[TW: this article discusses intergenerational trauma]
On June 4 1944, Rome became the first European city liberated from Nazi German occupation. U.S. troops led by General Clark marched through the Roman streets to crowds of cheering Italians. That day, millions gathered into Saint Peter’s square to hear Pope Pius the XII pray for salvation amid the destruction, and that same day, the people of Rome broke into the Sicherheitspolizei headquarters on Via Tasso, which was used as a prison for Jews and Italian resistance fighters, freeing everyone who had not been taken by the retreating German troops.
78 years after Rome’s liberation, I found myself in that very same building by chance. I had planned to visit Castel Gandolfo for the day with a friend, and had been waiting at Roma Termini for our train. After 10 minutes, we were left with a canceled train, no plan in a hot train station, and an entire day ahead of us.
We decided to go to Museo della Liberazione, a museum I had always been curious to visit. Walking along Via Tasso, a quiet street between two larger roads, I was surprised by how small the museum was because from the outside it was just a row home in the middle of the street. We could have passed it by if it were not for the sign out front. Entrance was free, and it had four stories of rooms with artifacts and information.
It had never occurred to me until stepping into this museum that Rome had been bombed several times during World War II. It took me a moment to let that sink in. On the first floor, a video played showing the destruction caused throughout the city. In contrast, it also showed footage from the day of its liberation. What was powerful and transforming to me was seeing the city in a completely different light, many areas of the city that had been bombed were almost unrecognizable to the Rome I’m familiar with today. The video had footage of the events, but I didn’t know too much of the political history in Italy. After the film, I had a conversation with an Italian man that had also come to visit the museum that day. From him I learned that we were there on the anniversary of the liberation of Rome. It was eye-opening to hear about the politics during fascism, particularly between Northern and Southern Italy as well as the impact of the war on him and his family. Until now, I had no grasp of how much the war had affected the Italian people, and how the impact of the events of World War II were still felt even to this day.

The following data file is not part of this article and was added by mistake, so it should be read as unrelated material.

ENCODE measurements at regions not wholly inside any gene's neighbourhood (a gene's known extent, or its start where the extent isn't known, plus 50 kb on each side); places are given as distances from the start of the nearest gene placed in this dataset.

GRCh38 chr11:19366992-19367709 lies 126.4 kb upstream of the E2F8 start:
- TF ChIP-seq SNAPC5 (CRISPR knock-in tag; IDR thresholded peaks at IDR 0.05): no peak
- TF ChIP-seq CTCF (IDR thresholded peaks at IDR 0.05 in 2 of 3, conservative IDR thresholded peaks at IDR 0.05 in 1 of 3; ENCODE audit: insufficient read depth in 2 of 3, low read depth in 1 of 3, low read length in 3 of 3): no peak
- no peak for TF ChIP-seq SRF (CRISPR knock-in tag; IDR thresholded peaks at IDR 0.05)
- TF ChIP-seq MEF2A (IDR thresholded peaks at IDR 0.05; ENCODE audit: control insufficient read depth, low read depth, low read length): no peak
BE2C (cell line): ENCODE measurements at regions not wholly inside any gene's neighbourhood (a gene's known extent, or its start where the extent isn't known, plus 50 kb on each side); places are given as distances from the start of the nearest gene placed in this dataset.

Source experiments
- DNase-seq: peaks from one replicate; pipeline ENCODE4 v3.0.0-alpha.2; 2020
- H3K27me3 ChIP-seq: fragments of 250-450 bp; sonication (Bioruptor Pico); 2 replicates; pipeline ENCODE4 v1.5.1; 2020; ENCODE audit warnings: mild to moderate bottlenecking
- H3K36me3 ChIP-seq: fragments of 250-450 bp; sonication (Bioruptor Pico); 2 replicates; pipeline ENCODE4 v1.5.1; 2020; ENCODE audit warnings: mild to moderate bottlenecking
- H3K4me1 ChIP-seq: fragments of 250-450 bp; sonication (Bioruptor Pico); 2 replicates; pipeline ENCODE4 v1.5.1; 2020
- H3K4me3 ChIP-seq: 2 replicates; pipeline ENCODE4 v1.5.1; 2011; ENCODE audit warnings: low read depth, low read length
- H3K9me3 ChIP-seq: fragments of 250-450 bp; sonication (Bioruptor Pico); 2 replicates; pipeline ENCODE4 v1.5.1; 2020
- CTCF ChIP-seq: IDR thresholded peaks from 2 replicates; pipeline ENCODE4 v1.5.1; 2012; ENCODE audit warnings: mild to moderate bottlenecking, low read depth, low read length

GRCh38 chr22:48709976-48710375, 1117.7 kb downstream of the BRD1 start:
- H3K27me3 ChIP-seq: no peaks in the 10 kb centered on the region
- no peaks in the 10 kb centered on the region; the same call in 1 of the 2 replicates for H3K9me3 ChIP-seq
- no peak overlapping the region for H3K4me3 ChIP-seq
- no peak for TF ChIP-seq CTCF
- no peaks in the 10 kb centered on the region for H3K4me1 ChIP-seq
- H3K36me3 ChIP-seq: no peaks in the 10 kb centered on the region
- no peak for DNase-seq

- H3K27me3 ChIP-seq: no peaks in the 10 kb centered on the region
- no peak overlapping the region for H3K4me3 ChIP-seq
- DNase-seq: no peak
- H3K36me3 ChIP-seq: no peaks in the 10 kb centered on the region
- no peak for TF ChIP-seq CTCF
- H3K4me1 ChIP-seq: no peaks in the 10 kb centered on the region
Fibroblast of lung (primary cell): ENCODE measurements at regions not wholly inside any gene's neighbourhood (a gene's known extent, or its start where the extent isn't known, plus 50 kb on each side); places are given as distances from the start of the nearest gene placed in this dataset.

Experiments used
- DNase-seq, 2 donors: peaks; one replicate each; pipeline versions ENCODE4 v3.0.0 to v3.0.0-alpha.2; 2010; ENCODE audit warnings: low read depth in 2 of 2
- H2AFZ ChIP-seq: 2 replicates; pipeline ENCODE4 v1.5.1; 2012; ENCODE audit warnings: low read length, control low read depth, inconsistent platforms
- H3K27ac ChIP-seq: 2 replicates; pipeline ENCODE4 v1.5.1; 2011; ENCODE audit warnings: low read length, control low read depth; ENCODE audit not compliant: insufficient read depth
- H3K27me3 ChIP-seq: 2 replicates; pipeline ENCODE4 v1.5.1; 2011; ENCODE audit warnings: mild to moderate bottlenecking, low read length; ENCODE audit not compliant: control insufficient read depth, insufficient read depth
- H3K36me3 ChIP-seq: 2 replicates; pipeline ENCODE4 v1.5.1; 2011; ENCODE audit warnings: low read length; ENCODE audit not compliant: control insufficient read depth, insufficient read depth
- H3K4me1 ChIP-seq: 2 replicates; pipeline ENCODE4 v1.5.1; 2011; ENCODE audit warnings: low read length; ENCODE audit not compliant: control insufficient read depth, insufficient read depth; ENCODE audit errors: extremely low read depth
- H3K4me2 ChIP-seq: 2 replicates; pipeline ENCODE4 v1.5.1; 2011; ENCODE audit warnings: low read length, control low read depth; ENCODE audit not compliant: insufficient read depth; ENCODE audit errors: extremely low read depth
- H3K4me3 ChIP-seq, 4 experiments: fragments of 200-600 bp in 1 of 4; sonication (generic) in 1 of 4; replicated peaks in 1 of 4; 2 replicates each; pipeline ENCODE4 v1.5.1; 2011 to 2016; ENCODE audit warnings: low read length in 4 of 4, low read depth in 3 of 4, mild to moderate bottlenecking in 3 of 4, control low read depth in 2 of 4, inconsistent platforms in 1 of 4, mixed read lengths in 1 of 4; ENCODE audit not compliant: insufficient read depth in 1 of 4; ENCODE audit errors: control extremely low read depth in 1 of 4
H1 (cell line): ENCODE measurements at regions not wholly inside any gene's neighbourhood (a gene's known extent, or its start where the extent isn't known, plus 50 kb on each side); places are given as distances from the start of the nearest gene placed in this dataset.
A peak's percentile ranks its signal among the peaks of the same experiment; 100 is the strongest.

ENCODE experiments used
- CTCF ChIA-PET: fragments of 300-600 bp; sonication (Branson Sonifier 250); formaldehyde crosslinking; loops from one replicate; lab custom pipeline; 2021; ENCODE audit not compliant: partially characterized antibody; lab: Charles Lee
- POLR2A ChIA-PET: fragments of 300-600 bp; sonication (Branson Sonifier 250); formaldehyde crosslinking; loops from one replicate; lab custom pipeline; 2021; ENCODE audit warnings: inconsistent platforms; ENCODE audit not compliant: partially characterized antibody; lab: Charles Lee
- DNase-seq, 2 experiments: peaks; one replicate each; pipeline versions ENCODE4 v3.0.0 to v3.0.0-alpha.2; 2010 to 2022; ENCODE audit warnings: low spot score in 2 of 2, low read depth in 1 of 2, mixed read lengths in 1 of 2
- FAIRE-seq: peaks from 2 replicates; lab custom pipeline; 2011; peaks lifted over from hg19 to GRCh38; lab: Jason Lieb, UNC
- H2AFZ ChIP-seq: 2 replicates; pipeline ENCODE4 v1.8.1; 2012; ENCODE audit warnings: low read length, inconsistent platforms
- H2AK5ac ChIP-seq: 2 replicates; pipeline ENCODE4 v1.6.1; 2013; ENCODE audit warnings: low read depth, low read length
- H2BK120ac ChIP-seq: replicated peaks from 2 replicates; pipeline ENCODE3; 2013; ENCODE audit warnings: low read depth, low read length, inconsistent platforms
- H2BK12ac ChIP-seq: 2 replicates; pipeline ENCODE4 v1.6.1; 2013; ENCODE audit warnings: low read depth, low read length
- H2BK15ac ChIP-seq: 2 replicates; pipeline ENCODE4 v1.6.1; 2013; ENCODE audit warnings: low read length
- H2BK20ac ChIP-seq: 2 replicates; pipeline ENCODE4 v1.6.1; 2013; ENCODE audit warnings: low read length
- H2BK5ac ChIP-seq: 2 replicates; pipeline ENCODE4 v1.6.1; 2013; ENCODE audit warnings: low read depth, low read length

As we walked through the museum, we were walking through the tiny cells in which prisoners had been kept hostage. In total, about 2,000 people went through Via Tasso in its two years of occupation by the Sicherheitspolizei. Each cell was dedicated to the memories of people that had been killed, or various aspects of the war that were an important part of the collective memory of the resistance against fascism.
One of the spaces that felt most uplifting was the room about the female resistance fighters and the various ways they were able to fight against the fascist police. From the museum: One of the women, “Maria Baccante, was a part of the “Bandiera Rossa.” She had the task of carrying weapons, hiding escaped prisoners, maintaining links with the partisans of Monte Borragine and throwing four-pointed nails. In order to find her, the police tried in an unsuccessful attempt to round up all the women in her quarter named Maria. After the war, she was hired by a chemical manufacturing company and remained at the forefront of worker’s rights.”
The war brought on a collective trauma, and one of the more striking and conflicting things I learned from the museum is how in a twisted way the war also brought a form of modernity to Italy. Under Mussolini’s totalitarian regime, methods of communication were developed, such as the creation of newspapers, bolstering of the public radio, and creation of Cinecittà, the experimental Italian national film school, all aiding in propaganda for the regime.
The most difficult and heartbreaking part of the museum was the top floor, where it showed physical evidence of the deportation of Roman Jews, and fascist racial laws. I was struck as well by the two paintings on the wall by George de Canino representing Franco Cesana, who had fallen in battle, and Settimia Spizzichino, who was one of 17 Roman Jews to survive Auschwitz.
How can a community move on from something like this? In school I briefly remember learning about how Italy had been one of the “Axis” powers allied with Germany, but what I had never learned until visiting this museum was the strength and courage of the Italian people standing up against fascism, the effects of the war on the city of Rome, as well as a more complex viewpoint of World War II than just what I had been taught in the U.S. The chance to see this museum that honors the memory of the resistance in Italy has given me an entirely new perspective on Rome, Italy, and its people. If you’re in Rome and have time on your hands, I recommend paying the Museo della Liberazione a visit.
Imagery and information taken from the Museo della Liberazione and its pamphlet.